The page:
m, Boeing in the image on the edges. Plus, you get a nice, high, tall image. So you get actually a bigger file if you do it that way. Um and so this is just me taking a picture like this, and I'm not on a tripod. I'm just whole hand holding and and breathing slowly and just saying click and then move and wait. Times stopped and then click and then move and you try and overlap each image by about 1/3. At least 1/2 is even better. So the more images you take, the better your panel is gonna be. Um, but also the longer it will take. So in this case, I could just make a normal panel. But before I make that Pano because that's a specialty HDR panel, which means it's actually HDR and panoramic all at the same time. Unfortunately, light room could do all of that for you rather than it used to be that you had toe. If you want to do an HDR panel, you had to make each individual hdr first. And then you have to stitch all the HD ours together as a panel now light room will just put it all together for you. It takes a while, though. But before we do that, I wanted to show you that there's more you can do with panoramic images than just a Pano. So I was in a situation where there was a tree and this tree waas It was a really cool tree. Like, I really liked the tree. Um but I couldn't get far enough away from it to get a good shot with it, Um, and get what I wanted. And it was just the tree. It was tricky and I had the wrong lens and so I wanted to get a shot of the tree, but I wanted it to be close, and then I needed a wider lens and I didn't have it. So what I did is I took a bunch of images of the tree. So these air, all the images that I took hoops that that I took of the tree, let me show you. So I just took all of those images of the tree. So technically, it's kind of a panoramic image, but it's more of ah, loosely moving your camera around on image that you don't have enough camera or you don't have a big enough lens to take. So I just took all of these photos and really, I was interested to see what it would do. And so I'm going to right click those images and I'm going to go to photo merge Panorama and I'm just gonna let it stitch. And it's looking at all these images, and it's trying to find the common points, and it's going to stitch them together based on those common points. So wait one second it's There you go. You say that now I've got the bulk of that tree. Look at that and it stitched it together quite nicely, is quite amazing. So it's bowed weird because of the way I was photographing it. But the beauty of this is that I can also take the boundary warp and just simply stretch it out, and it's going to bring that tree back into balance. There you go. See that? So now the tree looks back. It's not completely normal because, obviously a wide angle effect, but it's it's back to normal, and I don't have any weird edges. But the other thing that you have the ability to do just in case you didn't want to go that far with it. Say you wanted to go to their with it. You can also tell it to fill the edges, and when you fill the edges, it's going to automatically build sky, build extra branches and trees and build extra grass to make it look right. The only thing that didn't do very well is over here. Tried to make Mawr tree because the tree was touching the edge, so that's the only place it didn't really work. But in most cases, I like to just grab the boundary warp and stretch it out. It usually looks right and then hit Merge, and now it's going to take all of those images. Stitch them together, and it's going to put them on top as a d n g or digital negative. And it's going to put the rest of them in a in the bottom on a stack so that you can do whatever you want with those. But generally I just leave them closed. If you leave a stack closed and then you highlight a bunch of images and you export it on Lee exports the top of the stack, which is really useful in delivering images to people. But the thing that you need to do is you have to make sure that before you export you go up into the library menu. Actually, it's in the photo menu inside the library and you go to stacking and then inside, stacking you tell it to collapse, all stacks collapsing. All stacks is critical so that there are no stacks that air open when you go to export. That way, you could just highlight all an export and you get your your exports. So this is what that image looks like. Look how I mean it is. Look how amazing that is, because, remember, it's a whole bunch of images. So instead of it being a I don't know, I think it was ah, maybe a 16 megapixel camera instead of it being 16 megapixels. It is, ah, a lot. It's an 8000 pixel image. So it's It's a very big image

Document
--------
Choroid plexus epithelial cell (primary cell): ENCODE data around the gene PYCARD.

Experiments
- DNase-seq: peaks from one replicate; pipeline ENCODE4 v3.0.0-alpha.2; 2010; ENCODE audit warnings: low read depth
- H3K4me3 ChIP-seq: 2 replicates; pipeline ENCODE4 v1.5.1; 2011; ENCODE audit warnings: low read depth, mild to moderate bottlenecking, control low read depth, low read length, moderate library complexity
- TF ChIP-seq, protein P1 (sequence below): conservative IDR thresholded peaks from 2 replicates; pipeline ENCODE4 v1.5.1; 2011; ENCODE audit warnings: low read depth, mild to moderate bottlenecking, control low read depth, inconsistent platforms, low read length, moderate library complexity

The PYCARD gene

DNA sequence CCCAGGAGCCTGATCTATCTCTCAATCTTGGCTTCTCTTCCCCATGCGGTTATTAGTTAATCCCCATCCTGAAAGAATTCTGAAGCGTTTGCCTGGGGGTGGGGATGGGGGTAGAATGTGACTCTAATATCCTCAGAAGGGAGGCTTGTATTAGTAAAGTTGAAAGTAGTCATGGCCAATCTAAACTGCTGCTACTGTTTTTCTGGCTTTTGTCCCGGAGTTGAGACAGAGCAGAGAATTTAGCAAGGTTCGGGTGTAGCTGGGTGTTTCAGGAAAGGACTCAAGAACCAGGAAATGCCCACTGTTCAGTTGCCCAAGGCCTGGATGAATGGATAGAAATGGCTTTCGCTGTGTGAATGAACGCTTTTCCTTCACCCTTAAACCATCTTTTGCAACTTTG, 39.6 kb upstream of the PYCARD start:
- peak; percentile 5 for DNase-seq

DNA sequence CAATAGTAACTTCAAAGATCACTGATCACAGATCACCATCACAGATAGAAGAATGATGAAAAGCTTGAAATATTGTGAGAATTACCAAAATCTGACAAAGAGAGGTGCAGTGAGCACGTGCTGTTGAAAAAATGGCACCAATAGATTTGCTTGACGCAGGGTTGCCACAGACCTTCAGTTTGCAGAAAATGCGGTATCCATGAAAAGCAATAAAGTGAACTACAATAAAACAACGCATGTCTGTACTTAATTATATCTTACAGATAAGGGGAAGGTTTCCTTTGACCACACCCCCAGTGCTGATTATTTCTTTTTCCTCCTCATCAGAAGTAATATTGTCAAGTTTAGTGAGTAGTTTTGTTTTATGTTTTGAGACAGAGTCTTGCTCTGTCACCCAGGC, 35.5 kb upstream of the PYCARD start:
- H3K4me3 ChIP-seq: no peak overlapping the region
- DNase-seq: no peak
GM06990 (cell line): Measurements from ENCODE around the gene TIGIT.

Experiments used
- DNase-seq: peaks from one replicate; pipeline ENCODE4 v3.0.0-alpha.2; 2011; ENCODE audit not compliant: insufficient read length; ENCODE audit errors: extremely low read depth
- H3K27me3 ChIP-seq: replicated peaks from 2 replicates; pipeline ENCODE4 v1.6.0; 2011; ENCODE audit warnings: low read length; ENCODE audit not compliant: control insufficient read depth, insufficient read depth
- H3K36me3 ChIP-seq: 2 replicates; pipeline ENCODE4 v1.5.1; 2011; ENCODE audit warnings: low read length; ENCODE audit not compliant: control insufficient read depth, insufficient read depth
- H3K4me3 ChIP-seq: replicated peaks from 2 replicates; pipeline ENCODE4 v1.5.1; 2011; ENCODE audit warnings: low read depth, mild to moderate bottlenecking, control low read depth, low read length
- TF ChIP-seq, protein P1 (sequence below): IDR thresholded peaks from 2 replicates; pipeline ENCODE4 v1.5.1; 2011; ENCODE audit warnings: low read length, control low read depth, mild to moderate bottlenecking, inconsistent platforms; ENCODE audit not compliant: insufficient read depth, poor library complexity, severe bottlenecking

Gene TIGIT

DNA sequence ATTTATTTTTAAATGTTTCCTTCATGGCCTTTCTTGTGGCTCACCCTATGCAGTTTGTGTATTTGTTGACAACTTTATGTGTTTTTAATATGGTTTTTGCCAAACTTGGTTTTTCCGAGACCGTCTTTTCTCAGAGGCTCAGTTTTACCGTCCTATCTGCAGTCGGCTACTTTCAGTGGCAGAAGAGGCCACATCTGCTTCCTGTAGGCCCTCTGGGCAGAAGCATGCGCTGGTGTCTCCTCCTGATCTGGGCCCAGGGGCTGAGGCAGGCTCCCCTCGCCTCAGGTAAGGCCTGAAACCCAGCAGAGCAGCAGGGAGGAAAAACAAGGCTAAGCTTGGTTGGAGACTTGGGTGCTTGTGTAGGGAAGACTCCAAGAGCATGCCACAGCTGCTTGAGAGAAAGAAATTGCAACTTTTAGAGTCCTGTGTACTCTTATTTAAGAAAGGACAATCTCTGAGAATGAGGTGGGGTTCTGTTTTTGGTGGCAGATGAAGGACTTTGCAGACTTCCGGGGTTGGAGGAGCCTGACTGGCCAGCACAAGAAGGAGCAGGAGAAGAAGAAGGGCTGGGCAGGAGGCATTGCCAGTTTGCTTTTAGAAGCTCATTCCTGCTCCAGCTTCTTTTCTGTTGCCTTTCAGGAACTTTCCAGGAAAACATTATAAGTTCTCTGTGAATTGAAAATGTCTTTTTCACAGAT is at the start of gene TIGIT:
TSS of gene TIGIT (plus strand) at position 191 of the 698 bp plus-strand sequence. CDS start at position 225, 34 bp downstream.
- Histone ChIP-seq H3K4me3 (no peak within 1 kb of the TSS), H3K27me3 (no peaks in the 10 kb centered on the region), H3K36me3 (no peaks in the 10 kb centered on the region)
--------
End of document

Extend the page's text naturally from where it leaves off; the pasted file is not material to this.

Class Materials

Bonus Materials with Purchase

Adobe Lightroom Mobile Cloud
Adobe Lightroom Image Pipeline System
Workflow in Adobe Lightroom
BW Preset Collection
Color Art Pro Profiles

Ratings and Reviews

Ira Richterman
 

I am truly a recreational novice in the photography world and this video is fantastic. Photography has become a very technical world both on the camera side as well as post production. Jared has great teaching skills and sure makes it look very simple. I would recommend this video for those starting out in Lightroom as this program can be overwhelming and has a daunting amount of information. I would like to know if there is a resource of location of contact to ask a question or two for clarifications as a viewer goes through the course. For example, when making a new collection and if you choose the option of making this new collection a target collection, what happens if you then make another new collection and select that new collection to be a target collection? If you click on B to add a photo to a target collection and you made two target collections then where does this virtual selection go, ie into which target collection? Thanks Ira irichterma@aol.com

Dan Clarke
 

This class was great. I've never used Lightroom before and now I feel comfortable in it. Massive amount of good info.

Hannah
 

Thorough but very easy to follow. I've noticed a significant improvement in my work since starting this course a couple weeks ago, and I'm also spending noticeably less time editing my photos. I appreciate that it's up-to-date as of October, 2020, so the info is current (I wish CL would take down some of the older courses, since software changes make some of them obsolete).

Student Work